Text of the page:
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About vision: The human eye

The eye works much like a camera. Light enters the eye through the cornea via the pupil at the center of the iris, the colored part of the eye. The pupil controls the amount of light admitted while the cornea does most of the focusing. Light then passes through the lens, where it is finely focused, and travels back through the eye to the retina. The retina interprets images and then sends the information to the brain via the optic nerve.

CORNEA

The cornea is sometimes referred to as the "window of the eye". It is composed of 5 layers of tissue. Its outer layer (the epithelium) provides protection for the eye. The epithelium is made up of highly regenerative cells that have the ability to grow back within 3 days, allowing for fast healing of superficial injuries. Most of the inner layers of the cornea provide strength to the eye.

PUPIL

This is the black circle in the middle of the eye. The primary function of the pupil is to control the amount of light entering the eye. When you're in a bright environment, the pupil becomes smaller to allow less light through. When it's dark, the pupil expands to allow more light to reach the back of the eye.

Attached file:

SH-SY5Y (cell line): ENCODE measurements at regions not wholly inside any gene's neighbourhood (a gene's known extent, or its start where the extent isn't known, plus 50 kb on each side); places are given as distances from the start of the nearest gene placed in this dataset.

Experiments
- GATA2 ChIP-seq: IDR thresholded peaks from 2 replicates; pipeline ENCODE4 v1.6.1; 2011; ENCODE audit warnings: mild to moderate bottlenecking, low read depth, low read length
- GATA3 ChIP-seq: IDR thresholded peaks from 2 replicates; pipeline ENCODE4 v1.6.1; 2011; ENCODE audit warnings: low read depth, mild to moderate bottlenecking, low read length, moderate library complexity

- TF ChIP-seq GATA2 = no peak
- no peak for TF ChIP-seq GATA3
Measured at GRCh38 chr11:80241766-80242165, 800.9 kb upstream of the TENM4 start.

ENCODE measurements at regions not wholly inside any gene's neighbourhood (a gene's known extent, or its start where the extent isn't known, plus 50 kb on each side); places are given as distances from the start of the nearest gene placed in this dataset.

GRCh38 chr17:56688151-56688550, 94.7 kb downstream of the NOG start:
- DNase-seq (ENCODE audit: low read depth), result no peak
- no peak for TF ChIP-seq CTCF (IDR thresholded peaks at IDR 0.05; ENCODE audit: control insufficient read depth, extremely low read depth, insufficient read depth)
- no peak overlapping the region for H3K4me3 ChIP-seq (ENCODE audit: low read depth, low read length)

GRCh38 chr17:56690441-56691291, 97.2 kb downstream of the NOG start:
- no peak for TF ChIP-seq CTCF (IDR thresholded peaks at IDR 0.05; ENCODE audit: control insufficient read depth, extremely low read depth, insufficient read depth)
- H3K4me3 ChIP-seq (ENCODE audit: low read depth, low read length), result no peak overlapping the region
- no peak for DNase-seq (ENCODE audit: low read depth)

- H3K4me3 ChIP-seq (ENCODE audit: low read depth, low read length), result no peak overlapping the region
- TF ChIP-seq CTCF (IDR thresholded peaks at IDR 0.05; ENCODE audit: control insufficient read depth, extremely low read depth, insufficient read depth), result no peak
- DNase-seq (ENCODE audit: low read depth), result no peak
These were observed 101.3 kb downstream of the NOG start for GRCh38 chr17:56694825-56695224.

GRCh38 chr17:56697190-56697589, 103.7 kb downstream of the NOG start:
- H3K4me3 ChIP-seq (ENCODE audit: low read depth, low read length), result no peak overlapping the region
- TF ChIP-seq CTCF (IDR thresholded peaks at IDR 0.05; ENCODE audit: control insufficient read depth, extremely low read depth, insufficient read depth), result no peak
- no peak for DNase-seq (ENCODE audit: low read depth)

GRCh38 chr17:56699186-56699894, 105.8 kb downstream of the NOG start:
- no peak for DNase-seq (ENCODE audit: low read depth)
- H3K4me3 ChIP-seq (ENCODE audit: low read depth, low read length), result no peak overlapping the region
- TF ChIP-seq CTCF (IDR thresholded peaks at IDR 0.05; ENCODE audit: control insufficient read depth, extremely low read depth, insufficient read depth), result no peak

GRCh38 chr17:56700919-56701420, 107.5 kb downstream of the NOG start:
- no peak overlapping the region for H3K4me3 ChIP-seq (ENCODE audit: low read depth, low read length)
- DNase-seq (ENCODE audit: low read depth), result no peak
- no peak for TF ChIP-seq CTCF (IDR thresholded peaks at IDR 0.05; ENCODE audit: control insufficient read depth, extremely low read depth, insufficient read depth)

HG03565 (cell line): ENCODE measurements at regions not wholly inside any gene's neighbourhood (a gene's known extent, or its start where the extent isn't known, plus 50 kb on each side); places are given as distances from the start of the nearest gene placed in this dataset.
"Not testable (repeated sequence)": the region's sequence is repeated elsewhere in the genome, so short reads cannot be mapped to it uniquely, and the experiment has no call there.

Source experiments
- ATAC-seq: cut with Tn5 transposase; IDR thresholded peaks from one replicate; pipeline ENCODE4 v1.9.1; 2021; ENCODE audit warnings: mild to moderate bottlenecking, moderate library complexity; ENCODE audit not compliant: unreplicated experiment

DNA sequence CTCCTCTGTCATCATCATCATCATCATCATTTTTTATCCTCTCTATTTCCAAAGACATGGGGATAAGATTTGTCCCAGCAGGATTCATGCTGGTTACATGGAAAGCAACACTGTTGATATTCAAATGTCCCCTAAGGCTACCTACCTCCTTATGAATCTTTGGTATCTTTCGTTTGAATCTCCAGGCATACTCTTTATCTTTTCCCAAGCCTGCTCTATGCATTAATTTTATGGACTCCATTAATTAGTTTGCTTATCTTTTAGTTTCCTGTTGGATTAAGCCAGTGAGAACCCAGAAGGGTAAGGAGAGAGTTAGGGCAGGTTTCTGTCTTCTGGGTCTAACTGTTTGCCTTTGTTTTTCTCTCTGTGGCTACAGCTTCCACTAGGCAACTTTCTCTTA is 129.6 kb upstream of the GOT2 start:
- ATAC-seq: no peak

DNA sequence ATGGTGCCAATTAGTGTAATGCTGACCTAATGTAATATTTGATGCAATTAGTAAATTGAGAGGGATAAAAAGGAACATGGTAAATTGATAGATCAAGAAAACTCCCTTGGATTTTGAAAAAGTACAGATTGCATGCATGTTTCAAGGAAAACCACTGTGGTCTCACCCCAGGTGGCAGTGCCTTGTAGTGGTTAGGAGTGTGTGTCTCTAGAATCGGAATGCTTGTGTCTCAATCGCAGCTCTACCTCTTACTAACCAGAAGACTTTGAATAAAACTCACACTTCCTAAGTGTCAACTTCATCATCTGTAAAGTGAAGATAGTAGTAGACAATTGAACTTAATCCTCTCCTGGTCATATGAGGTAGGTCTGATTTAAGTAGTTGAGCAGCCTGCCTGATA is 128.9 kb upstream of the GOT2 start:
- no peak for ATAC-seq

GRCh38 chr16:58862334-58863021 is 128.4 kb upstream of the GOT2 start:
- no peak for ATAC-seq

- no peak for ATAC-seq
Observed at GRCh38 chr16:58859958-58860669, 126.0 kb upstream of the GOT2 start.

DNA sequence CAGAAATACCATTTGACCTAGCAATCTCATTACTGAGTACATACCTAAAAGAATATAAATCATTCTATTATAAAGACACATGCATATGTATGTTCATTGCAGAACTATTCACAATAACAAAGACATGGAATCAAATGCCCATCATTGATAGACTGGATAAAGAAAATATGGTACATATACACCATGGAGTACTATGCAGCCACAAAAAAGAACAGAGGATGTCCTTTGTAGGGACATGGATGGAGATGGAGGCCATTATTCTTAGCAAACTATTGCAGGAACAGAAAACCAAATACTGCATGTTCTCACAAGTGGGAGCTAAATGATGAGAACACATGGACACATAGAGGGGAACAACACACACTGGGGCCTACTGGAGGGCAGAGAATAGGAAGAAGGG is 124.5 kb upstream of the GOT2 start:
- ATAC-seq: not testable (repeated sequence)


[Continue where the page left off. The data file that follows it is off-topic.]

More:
IRIS

This is the colored part of the eye surrounding the pupil. The primary function of the iris is to control the size of the pupil. This is achieved through contraction or expansion of the muscles of the iris.

SCLERA

The sclera is the white part surrounding the iris. The sclera's purpose is to provide structure, strength, and protection to the eye.

LENS

The lens is the clear structure located behind the pupil. Its primary function is to provide fine-tuning for focusing and reading. The lens performs this function by altering its shape. At about the age of 45, the lens becomes less flexible. At about the age of 65, the lens becomes cloudy and hard, preventing light from entering the eye.

VITREOUS BODY

This is the clear gel-like substance located inside the eye's cavity. Its purpose is to provide a spherical shape to the eye. The vitreous body may develop small clumps known as 'floaters', which are especially common in nearsighted people.

RETINA

The retina consists of fine nerve tissue which lines the inside wall of the eyes and acts like the film in a camera. Its primary function is to transmit images to the brain.

OPTIC NERVE

This nerve carries images from the retina to the brain.


Anatomy of the human eye